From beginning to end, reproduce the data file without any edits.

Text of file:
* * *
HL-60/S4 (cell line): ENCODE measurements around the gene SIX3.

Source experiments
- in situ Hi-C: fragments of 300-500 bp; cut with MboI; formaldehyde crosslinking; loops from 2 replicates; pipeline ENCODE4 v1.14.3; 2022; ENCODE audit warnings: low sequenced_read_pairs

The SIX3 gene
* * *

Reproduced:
HL-60/S4 (cell line): ENCODE measurements around the gene SIX3.

Source experiments
- in situ Hi-C: fragments of 300-500 bp; cut with MboI; formaldehyde crosslinking; loops from 2 replicates; pipeline ENCODE4 v1.14.3; 2022; ENCODE audit warnings: low sequenced_read_pairs

The SIX3 gene